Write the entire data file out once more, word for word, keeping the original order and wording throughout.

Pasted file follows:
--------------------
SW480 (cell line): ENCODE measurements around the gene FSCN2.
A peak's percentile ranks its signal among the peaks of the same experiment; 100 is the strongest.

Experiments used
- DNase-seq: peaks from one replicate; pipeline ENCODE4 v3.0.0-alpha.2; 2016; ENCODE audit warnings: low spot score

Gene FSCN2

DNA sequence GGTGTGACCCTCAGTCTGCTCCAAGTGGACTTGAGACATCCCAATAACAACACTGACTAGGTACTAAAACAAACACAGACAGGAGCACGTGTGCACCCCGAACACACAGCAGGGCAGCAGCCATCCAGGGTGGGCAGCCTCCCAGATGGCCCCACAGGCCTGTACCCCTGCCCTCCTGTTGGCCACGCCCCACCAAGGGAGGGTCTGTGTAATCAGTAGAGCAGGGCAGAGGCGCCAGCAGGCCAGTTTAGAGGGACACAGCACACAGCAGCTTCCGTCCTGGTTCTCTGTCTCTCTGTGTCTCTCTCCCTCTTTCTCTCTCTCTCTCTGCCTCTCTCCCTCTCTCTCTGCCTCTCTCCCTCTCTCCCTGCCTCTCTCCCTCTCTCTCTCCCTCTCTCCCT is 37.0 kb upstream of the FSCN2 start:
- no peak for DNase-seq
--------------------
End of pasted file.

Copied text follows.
SW480 (cell line): ENCODE measurements around the gene FSCN2.
A peak's percentile ranks its signal among the peaks of the same experiment; 100 is the strongest.

Experiments used
- DNase-seq: peaks from one replicate; pipeline ENCODE4 v3.0.0-alpha.2; 2016; ENCODE audit warnings: low spot score

Gene FSCN2

DNA sequence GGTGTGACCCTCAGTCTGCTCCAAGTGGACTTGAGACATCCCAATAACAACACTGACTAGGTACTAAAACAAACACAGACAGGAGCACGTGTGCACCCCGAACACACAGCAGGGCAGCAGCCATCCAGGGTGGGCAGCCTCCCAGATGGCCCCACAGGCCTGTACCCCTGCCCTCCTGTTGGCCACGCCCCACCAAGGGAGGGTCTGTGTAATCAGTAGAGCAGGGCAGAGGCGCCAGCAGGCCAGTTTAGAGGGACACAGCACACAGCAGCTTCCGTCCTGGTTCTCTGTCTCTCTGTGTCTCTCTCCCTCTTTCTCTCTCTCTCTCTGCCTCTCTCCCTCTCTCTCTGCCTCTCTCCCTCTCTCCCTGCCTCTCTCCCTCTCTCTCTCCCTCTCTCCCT is 37.0 kb upstream of the FSCN2 start:
- no peak for DNase-seq